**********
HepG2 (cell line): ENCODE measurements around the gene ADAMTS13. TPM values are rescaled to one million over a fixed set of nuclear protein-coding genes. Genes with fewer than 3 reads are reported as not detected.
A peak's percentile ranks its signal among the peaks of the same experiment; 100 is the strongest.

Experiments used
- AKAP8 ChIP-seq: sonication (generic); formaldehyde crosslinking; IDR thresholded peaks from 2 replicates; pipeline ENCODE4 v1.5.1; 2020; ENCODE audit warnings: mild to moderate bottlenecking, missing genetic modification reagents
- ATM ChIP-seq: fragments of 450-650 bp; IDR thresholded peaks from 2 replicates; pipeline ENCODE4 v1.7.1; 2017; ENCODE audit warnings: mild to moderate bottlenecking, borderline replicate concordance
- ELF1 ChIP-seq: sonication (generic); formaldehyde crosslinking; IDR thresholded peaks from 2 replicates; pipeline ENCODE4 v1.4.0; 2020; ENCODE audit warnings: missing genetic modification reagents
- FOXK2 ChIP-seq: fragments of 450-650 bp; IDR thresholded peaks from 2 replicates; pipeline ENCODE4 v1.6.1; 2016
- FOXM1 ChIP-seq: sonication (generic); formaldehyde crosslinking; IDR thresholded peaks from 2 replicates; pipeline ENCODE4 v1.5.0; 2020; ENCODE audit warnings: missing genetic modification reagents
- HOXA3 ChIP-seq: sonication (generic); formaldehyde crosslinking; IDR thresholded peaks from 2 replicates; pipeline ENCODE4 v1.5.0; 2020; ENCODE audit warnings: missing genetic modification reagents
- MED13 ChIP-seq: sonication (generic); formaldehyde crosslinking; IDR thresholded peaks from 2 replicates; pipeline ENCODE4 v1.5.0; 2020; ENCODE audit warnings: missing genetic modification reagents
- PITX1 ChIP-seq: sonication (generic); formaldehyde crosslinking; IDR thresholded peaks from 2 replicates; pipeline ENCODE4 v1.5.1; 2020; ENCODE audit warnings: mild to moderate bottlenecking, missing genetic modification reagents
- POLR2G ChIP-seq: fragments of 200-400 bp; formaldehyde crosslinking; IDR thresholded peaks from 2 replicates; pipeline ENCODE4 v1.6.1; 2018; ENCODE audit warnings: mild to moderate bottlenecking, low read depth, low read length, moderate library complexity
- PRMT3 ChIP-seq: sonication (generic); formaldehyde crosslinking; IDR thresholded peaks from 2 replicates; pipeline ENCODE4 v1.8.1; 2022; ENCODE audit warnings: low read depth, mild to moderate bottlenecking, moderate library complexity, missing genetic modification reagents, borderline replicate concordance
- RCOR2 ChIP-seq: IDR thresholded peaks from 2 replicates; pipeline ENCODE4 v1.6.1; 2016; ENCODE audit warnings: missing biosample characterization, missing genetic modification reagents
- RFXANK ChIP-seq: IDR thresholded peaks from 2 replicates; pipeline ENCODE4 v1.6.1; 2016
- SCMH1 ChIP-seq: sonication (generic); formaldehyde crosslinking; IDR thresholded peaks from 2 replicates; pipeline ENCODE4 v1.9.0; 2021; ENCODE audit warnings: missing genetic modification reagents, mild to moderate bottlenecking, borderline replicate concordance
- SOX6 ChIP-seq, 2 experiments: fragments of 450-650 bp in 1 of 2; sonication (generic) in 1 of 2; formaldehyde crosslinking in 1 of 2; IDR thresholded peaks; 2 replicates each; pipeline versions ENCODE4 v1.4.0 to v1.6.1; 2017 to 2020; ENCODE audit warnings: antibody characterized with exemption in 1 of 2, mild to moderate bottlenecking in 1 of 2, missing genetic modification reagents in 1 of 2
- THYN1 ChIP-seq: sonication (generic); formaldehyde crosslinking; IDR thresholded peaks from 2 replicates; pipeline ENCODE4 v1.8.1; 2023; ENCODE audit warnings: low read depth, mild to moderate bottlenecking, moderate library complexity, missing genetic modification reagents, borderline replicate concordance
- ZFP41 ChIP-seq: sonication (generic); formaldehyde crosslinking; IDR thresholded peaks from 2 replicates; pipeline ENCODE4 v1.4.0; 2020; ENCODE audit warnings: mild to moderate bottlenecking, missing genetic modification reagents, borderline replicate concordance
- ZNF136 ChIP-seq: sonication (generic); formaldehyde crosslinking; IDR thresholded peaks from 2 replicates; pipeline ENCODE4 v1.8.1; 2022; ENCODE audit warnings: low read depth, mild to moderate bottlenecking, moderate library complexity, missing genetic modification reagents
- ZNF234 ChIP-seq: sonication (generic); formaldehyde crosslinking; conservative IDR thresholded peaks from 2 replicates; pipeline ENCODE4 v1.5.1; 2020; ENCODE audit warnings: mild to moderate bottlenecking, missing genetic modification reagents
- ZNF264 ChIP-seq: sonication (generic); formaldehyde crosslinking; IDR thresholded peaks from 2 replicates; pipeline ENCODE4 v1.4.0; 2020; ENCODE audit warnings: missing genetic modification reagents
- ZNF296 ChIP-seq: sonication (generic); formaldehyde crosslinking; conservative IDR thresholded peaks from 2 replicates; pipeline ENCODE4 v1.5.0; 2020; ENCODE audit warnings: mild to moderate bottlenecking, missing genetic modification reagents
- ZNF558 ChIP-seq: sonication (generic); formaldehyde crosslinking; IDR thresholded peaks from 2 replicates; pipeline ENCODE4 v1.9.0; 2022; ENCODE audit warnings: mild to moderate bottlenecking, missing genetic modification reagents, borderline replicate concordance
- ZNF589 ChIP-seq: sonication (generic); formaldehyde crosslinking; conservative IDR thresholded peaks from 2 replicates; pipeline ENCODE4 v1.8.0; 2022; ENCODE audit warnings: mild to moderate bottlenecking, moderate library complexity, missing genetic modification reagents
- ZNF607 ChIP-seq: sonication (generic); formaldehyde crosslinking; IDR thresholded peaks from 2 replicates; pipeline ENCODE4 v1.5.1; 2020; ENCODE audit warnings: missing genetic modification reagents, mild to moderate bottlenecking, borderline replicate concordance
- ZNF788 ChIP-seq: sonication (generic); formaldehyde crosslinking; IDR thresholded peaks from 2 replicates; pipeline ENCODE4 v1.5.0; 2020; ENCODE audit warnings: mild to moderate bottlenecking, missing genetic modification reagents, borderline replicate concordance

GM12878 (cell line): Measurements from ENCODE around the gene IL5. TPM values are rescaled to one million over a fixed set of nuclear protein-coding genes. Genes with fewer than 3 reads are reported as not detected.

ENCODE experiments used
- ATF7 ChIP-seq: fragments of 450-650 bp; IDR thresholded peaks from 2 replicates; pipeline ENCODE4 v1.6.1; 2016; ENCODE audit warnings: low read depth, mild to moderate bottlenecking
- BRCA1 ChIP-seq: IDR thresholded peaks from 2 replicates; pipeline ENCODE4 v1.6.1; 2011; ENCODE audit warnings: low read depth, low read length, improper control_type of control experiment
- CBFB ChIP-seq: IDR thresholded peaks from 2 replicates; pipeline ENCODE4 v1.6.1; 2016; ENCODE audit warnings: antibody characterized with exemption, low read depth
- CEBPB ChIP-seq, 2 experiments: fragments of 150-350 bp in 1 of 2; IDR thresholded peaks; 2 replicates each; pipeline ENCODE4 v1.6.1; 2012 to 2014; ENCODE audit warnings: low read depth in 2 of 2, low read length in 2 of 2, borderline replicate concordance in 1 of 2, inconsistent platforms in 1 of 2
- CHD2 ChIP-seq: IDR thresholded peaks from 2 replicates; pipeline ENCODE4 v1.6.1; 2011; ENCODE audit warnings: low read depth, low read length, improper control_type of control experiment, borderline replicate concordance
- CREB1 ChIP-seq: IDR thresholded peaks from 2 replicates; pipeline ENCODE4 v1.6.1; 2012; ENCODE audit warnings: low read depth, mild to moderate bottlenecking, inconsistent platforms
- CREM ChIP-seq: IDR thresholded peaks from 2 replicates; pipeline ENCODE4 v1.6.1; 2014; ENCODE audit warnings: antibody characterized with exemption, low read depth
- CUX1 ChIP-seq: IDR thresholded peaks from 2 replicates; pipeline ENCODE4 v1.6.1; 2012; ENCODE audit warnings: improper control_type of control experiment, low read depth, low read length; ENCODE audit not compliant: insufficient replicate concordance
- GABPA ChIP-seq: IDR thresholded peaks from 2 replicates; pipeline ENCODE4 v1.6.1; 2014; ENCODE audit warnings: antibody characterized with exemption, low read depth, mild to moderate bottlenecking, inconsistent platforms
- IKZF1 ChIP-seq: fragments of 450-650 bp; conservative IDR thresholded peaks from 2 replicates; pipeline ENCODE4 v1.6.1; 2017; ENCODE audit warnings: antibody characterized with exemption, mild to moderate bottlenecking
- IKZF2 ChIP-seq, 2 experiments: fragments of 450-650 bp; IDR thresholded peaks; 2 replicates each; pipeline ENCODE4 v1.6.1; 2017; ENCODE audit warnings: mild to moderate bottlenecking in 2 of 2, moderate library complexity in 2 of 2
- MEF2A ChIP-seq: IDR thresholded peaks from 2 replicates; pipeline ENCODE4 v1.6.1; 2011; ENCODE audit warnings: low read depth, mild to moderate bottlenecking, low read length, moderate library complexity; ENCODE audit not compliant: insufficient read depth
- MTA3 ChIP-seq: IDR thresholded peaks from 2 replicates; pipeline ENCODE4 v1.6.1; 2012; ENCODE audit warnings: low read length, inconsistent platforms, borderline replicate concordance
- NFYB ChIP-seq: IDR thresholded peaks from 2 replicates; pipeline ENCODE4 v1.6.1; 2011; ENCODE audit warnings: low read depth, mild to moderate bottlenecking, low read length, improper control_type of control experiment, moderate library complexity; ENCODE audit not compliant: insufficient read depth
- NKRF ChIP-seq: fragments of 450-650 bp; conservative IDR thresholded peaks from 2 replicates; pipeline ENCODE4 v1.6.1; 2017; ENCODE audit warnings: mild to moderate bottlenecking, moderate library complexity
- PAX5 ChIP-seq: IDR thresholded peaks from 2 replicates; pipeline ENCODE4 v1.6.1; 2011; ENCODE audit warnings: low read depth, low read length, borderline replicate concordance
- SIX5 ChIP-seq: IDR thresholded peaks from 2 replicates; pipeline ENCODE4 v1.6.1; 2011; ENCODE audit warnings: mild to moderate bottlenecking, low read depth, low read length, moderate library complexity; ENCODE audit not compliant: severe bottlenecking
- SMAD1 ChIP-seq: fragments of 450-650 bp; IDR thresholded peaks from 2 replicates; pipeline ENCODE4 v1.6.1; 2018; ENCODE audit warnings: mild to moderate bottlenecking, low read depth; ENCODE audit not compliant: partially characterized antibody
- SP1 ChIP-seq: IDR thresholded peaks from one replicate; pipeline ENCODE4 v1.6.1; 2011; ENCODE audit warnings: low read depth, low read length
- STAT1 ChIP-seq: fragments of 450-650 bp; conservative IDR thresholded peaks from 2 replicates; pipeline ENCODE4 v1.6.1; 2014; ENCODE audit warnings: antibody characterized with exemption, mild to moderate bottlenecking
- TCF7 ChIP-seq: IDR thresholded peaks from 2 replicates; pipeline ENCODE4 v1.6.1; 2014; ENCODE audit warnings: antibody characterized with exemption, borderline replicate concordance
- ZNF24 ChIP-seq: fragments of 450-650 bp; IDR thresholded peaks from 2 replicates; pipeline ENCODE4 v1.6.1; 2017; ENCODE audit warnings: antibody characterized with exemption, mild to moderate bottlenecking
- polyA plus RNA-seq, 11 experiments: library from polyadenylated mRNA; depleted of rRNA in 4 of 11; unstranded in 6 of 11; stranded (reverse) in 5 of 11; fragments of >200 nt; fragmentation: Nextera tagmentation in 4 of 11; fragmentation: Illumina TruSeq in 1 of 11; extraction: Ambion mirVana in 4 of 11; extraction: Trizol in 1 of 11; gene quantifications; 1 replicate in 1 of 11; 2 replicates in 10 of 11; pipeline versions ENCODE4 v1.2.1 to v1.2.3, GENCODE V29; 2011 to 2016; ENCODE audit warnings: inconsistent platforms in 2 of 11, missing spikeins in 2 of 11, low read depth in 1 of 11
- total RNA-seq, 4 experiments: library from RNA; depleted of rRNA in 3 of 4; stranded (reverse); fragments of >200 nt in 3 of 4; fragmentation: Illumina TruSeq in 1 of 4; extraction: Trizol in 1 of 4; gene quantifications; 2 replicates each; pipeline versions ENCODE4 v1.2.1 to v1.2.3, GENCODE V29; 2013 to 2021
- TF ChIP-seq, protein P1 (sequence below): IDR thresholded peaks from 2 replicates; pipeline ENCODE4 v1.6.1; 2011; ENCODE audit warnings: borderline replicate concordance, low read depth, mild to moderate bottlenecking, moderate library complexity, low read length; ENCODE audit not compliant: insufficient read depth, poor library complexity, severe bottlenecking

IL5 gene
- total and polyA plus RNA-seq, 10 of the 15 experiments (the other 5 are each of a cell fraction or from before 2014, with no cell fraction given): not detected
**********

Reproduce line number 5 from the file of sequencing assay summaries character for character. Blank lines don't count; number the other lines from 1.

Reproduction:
- ATM ChIP-seq: fragments of 450-650 bp; IDR thresholded peaks from 2 replicates; pipeline ENCODE4 v1.7.1; 2017; ENCODE audit warnings: mild to moderate bottlenecking, borderline replicate concordance